Staff categorised as vampires, sleepwalkers or cheerleaders

Prince Vlad Dracul - Dracula
Prince Vlad Dracul - Dracula
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WIGAN Council workers have been told to stop being moaning vampires and become happy cheerleaders in a bid to boost morale.

As a way of getting the most out of workers, the chief executive Donna Hall has created a new motivational message by categorising staff into vampires, sleepwalkers or cheerleaders.

Cheerleader

Cheerleader

The vampires are actively disengaged and unhappy at work, busy acting out their misery and undermining what their engaged co-workers accomplish; sleepwalkers are not engaged and sleepwalking through their work day, putting time – but not energy or passion into their work; and cheerleaders work with a passion and feel a connection to their organisation, moving the organisation forward.

And while the classifications were taken from a self-help book, aimed at encouraging unity, some staff members have raised concerns, stating they fear voicing their opinion as they would be tarnished as vampires and told to seek employment elsewhere.

A spokesman for Unison said that during a recent meeting, the consensus was that the categorisation was “unacceptable”.

Stephanie Thomas, Unison North West regional manager said: “Members have raised concerns with us about senior managers using derogatory categorisation of council staff and for suggesting that those deemed to have insufficiently enthusiastic attitudes should seek a job elsewhere.

The terminology of ‘vampires’ and ‘cheerleaders’ has no useful part to play in efforts to run quality public services in the borough. Staff are very dedicated and work hard to deliver for the public – and staff are offended and upset by the use of these labels

Stephanie Thomas

“The terminology of ‘vampires’ and ‘cheerleaders’ has no useful part to play in efforts to run quality public services in the borough. Staff are very dedicated and work hard to deliver for the public – and staff are offended and upset by the use of these labels.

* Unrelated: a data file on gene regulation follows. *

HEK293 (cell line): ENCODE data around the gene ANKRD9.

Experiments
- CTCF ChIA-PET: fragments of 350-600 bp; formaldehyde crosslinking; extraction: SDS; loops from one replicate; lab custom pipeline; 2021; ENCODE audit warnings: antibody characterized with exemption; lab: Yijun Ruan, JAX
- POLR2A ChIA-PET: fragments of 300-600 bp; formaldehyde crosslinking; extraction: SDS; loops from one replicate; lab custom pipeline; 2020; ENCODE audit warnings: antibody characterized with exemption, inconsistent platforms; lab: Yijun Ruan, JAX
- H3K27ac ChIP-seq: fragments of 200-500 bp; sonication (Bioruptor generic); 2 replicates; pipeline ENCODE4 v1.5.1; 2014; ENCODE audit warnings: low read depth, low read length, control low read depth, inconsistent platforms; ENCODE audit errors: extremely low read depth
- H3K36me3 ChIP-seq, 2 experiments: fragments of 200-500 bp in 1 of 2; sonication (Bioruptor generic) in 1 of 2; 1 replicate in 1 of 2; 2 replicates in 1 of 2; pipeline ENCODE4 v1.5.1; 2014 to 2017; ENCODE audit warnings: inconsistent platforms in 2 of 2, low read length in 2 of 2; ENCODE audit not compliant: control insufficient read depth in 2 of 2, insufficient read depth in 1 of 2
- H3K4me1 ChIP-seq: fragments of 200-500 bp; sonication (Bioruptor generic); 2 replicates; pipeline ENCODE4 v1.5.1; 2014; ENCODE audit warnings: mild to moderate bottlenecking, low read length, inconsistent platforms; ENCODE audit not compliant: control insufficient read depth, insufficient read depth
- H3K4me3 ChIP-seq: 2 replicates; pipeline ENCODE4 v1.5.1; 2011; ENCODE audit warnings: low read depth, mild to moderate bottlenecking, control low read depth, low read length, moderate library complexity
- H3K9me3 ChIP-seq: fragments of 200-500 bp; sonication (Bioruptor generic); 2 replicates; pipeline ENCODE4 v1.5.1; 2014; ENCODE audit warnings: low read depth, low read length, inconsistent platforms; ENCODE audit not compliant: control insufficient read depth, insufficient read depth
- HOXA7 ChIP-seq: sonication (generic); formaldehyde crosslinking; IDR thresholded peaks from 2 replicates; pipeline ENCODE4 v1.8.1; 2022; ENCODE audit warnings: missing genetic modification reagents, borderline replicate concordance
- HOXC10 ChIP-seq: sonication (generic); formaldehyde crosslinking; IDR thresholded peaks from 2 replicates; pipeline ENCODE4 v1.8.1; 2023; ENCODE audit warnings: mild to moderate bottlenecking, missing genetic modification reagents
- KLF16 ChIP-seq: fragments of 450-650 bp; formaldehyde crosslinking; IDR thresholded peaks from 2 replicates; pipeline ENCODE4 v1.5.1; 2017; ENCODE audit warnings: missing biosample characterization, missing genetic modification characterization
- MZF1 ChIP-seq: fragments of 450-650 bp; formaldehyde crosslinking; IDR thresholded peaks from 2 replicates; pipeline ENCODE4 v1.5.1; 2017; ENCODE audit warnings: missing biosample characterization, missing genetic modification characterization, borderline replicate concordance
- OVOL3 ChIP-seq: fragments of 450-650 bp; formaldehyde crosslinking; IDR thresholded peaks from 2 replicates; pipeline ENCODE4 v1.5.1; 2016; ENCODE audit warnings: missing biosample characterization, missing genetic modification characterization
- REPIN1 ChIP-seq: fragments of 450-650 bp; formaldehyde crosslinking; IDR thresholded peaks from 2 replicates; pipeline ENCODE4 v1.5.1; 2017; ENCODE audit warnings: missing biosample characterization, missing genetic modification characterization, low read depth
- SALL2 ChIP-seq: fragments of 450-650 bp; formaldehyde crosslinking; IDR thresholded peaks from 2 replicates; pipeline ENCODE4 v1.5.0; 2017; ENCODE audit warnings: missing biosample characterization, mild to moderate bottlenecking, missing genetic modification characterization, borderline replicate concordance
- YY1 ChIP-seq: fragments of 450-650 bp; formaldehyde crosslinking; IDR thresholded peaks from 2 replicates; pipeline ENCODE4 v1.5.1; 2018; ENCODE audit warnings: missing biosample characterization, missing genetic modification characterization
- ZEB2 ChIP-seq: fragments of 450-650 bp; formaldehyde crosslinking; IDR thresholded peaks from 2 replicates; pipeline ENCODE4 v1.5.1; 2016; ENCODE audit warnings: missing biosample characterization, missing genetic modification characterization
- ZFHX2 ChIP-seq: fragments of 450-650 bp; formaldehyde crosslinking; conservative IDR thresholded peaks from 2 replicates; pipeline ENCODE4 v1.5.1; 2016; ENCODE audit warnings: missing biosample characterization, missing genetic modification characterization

“It is very serious that council staff are telling us that they are so worried about being deemed to have a negative attitude. This could deter them from raising legitimate concerns about the quality of services or even the safety of the public.

“Unison has written to Donna Hall to seek urgent confirmation that staff will be encouraged to speak up without fear of management reprisals or rebuke.”

But Ms Hall said that a recent staff survey revealed high satisfaction with their employer and the aim was to engage workers and boost positivity.

Ms Hall said: “One of the reasons we are now the best big council to work for in the UK is because most staff like our approach to tackling problem behaviour at work from a few individuals.

“In a team of 4,000 you are bound to get a few people who don’t have a sufficiently customer-focused attitude.

“Residents pay their council tax in the expectation that they will receive first-class services from friendly, polite and helpful staff. If staff don’t live up to these standards we have to deal with it.

“The feedback we have received from staff to this approach has been overwhelmingly positive. We make it clear that scepticism is healthy but cynicism is not. We want staff to constructively challenge and question constantly but not to just moan and groan for the sake of it.

“We have also seen sickness levels (a strong indicator of morale) come down by two days per person per year saving council tax payers hundreds of thousands every year.”